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Recently Black Magic Craft on YouTube made some Underdark terrain using foamcore. I thought it was a very neat idea but I honestly didn't expect to ever make any, I guess my wife had other ideas though. 


This year she made goodie bags for the trick or treaters but since neither one of us would be home to actually give out the candy she made a sign with the typical "happy Halloween please take one" instructions. To my surprise this actually worked very well, though admittedly I'm not sure if that's because kids are better than when I was young or the low number of trick or treaters we get. As we were cleaning up that's when I noticed that she had made her sign out of dollar store foamcore. Apparently that's just the coincidental push I needed to make some cavernous scatter terrain of my own. 


I'd reccomend watching Black Magic Craft's actual build first as it's a great video. Plus I really only intend to give an overview of the build and the mistakes I made trying to replicate his pieces rather than the actual steps.


After cutting and hot gluing all the pieces together I was feeling pretty confident, they didn't look too bad either.



Unfortunately I left a ton of brushstrokes on the pieces when I sealed them.



Everything looked a bit better after I applied some brown paint however.



My wash was just too strong though and I basically brought everything back to the orginal black.



So I once again painted them brown.



I thinned down my wash and also used less of it which worked pretty well. I drybrushed everything with a lighter brown and they look pretty good. I can definitely still see a ton of brushstrokes on the pieces but they almost work in their favor, adding a bit of texture to everything.



I definitely made some mistakes on this project but I'm really glad I gave it a try. My pieces aren't as nice and polished as a Pro builder but I certainly think they're passable. Plus once you add miniatures they look way better.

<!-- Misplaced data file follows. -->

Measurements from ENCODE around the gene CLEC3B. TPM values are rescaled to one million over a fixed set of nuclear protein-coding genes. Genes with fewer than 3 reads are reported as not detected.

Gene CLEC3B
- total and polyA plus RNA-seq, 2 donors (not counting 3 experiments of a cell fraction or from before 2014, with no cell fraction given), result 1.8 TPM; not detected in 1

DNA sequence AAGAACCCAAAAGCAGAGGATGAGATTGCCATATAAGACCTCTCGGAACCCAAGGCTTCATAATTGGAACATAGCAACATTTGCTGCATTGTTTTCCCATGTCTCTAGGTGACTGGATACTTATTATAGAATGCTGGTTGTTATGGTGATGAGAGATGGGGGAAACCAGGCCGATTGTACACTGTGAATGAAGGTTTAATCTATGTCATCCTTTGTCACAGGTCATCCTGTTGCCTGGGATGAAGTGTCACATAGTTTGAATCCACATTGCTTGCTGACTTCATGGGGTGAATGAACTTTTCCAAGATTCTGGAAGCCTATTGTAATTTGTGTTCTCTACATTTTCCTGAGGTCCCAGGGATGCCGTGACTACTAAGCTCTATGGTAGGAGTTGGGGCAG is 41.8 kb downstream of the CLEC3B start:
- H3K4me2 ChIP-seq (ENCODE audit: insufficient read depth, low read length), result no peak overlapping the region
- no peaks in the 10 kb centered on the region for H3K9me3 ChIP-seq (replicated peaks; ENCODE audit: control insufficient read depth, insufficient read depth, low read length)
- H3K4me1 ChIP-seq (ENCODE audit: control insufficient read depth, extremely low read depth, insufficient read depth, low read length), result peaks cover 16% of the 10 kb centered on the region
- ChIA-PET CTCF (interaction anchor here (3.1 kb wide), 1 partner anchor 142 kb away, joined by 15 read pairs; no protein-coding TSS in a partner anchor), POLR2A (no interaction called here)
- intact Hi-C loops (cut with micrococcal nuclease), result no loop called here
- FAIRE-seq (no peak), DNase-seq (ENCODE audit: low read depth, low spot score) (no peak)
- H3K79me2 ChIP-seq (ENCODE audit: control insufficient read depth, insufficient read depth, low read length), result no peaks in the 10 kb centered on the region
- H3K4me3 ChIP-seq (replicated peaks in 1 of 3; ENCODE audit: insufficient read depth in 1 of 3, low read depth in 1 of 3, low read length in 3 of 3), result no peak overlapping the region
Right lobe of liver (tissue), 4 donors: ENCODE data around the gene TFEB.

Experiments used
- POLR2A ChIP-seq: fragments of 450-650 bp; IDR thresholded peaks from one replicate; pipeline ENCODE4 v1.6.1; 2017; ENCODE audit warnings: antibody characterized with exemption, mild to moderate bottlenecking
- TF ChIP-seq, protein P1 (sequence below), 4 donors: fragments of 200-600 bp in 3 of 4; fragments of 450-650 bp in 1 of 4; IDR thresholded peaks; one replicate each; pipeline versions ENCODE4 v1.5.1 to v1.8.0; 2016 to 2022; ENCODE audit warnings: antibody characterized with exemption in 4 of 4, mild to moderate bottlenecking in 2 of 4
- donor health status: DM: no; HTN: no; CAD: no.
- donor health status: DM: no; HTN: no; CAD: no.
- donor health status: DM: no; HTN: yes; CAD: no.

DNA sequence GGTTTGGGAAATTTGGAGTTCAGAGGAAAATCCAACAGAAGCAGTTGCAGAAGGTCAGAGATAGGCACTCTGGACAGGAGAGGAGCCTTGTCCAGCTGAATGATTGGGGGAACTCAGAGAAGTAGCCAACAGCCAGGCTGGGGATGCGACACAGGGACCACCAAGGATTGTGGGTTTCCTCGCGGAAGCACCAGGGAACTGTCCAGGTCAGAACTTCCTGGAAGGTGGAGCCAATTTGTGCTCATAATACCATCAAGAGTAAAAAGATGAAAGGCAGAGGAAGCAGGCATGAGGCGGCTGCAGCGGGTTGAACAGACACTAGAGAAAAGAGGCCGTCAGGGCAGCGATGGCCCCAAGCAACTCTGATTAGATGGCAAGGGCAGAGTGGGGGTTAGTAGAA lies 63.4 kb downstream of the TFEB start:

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4 hours ago, ced1106 said:

So how do you keep track of a model's elevation on a hill? I see you have a flat top. Maybe use a thumbtack on the side of the hill as a Q&D elevation or positional marker. 

I simply posed figures with the terrain for a picture, I haven't used any of these for D&D or wargaming yet. For use in a game however I'd simply use the wobbly model syndrome from wargaming (whenever a model cannot fully stand without falling over simply place a die or marker where the model should be). You could also use the climbing system Frostgrave Ghost Archipelago, if a model is climbing up a piece of terrain but cannot reach the top with their available movement simply place a die that indicates just how far up they are in inches. In most cases you'll never need a die larger than a D12. At least that's what I would do.

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On 11/23/2020 at 10:36 PM, DanH said:

Well, you're doomed now, pretty soon you'll have terrain and scatter pieces everywhere.

You will be acquiring more shelving before you know it! :D

Hate to say it but I'm almost there already. The small space I've been storing things is already full and the overflow is taking up space on my supply shelf.

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On 12/29/2020 at 1:43 PM, Froggy the Great said:

How are you dealing with the material's propensity to warp?

Usually a coating of Modge Podge mixed with paint is used and that's enough to deal with warping. This project however uses caulk mixed with paint. Of the two I think I prefer the Modge Podge mix as it doesn't have to be used immediately so you can get away with making it in advance. 

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